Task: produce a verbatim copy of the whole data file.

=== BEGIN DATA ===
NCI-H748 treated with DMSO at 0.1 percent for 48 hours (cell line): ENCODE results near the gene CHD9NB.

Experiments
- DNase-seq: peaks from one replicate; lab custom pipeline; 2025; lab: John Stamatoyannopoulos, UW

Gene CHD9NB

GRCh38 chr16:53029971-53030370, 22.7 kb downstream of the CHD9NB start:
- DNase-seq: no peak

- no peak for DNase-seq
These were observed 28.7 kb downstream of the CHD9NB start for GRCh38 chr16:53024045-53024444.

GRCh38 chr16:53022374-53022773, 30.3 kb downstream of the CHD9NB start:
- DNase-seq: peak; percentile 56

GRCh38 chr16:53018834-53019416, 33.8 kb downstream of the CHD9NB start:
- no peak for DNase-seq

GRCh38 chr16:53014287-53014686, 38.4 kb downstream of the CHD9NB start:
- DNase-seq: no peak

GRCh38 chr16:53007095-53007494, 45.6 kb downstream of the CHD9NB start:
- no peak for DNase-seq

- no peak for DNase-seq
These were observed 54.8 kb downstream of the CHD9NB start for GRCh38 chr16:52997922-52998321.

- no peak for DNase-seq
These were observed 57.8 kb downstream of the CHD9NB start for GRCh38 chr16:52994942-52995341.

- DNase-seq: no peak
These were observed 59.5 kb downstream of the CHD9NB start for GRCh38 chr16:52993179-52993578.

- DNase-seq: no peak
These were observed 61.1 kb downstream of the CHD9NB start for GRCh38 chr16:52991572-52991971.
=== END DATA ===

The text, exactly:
NCI-H748 treated with DMSO at 0.1 percent for 48 hours (cell line): ENCODE results near the gene CHD9NB.

Experiments
- DNase-seq: peaks from one replicate; lab custom pipeline; 2025; lab: John Stamatoyannopoulos, UW

Gene CHD9NB

GRCh38 chr16:53029971-53030370, 22.7 kb downstream of the CHD9NB start:
- DNase-seq: no peak

- no peak for DNase-seq
These were observed 28.7 kb downstream of the CHD9NB start for GRCh38 chr16:53024045-53024444.

GRCh38 chr16:53022374-53022773, 30.3 kb downstream of the CHD9NB start:
- DNase-seq: peak; percentile 56

GRCh38 chr16:53018834-53019416, 33.8 kb downstream of the CHD9NB start:
- no peak for DNase-seq

GRCh38 chr16:53014287-53014686, 38.4 kb downstream of the CHD9NB start:
- DNase-seq: no peak

GRCh38 chr16:53007095-53007494, 45.6 kb downstream of the CHD9NB start:
- no peak for DNase-seq

- no peak for DNase-seq
These were observed 54.8 kb downstream of the CHD9NB start for GRCh38 chr16:52997922-52998321.

- no peak for DNase-seq
These were observed 57.8 kb downstream of the CHD9NB start for GRCh38 chr16:52994942-52995341.

- DNase-seq: no peak
These were observed 59.5 kb downstream of the CHD9NB start for GRCh38 chr16:52993179-52993578.

- DNase-seq: no peak
These were observed 61.1 kb downstream of the CHD9NB start for GRCh38 chr16:52991572-52991971.